How sustainable are the current social security systems in the developed economies, given the projected demographic trends? The most recent literature has answered this question through dynamic general-equilibrium models in a closed-economy framework. This paper provides a new quantitative benchmark of analysis for this question represented by a two-region model (South and North) of the world economy where capital flows across regions. The timing and the extent of the demographic transition-and the associated economic forces shaping capital accumulation and equilibrium factor prices-are very different in the two regions. Thus, the projected paths of interest rate and wage rate in the North diverge substantially between closed and open economy. We perform a wide range of policy experiments under both scenarios. Our main conclusion is that if one is interested in quantifying the path of the fiscal variables (e.g., the value of the payroll tax) needed to keep the social security system viable or to finance a transition towards a fully funded system, then these two benchmarks yield similar results. However, if the focus is on quantifying the path of factor prices, aggregate variables and, ultimately, welfare, then the two approaches can diverge significantly.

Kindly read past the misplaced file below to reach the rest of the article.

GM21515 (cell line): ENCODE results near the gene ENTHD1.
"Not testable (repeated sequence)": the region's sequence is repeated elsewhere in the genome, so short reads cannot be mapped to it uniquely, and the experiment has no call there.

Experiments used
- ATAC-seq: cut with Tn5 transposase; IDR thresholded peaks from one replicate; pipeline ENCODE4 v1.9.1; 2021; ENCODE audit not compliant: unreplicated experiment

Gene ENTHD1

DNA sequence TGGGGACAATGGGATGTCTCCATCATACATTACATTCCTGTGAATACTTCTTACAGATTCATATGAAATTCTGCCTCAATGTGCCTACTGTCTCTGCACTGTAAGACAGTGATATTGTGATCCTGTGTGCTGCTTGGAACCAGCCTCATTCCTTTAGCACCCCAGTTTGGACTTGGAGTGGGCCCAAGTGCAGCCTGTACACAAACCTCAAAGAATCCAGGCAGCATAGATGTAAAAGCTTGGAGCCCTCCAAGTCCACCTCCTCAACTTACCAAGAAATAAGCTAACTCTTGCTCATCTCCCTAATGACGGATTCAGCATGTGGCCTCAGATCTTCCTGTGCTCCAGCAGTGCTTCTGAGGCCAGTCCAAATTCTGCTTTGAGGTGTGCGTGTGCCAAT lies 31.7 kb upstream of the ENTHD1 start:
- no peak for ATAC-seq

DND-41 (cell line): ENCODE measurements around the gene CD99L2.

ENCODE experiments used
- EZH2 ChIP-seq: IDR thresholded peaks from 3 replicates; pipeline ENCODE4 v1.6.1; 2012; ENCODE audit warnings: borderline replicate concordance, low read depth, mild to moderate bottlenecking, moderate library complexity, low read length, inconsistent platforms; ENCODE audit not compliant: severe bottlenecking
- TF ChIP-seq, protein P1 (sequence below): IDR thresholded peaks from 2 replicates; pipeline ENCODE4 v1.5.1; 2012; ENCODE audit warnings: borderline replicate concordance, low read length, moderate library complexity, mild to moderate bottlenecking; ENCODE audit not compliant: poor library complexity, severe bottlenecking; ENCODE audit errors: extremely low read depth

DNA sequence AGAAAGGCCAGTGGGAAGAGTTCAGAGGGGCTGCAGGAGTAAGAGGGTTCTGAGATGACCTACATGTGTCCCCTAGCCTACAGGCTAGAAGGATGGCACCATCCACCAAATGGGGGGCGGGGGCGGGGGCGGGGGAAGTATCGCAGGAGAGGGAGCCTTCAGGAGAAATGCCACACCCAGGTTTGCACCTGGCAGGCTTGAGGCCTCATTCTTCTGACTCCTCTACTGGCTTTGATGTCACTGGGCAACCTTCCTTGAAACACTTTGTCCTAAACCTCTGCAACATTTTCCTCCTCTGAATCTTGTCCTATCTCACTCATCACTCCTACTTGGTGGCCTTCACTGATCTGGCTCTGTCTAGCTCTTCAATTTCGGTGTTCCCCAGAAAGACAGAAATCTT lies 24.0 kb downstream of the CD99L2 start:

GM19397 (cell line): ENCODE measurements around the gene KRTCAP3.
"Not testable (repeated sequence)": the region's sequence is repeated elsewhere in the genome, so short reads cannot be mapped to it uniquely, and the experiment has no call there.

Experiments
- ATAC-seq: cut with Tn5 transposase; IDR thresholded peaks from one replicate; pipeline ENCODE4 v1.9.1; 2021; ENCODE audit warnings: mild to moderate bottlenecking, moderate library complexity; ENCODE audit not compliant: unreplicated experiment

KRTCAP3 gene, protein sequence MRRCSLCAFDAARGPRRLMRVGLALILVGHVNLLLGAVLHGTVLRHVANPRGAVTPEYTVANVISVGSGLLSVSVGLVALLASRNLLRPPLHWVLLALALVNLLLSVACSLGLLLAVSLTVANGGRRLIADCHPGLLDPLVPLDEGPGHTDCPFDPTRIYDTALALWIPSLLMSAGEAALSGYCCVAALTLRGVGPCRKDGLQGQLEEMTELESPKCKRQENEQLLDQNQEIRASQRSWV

ASJC Scopus subject areas
- Economics and Econometrics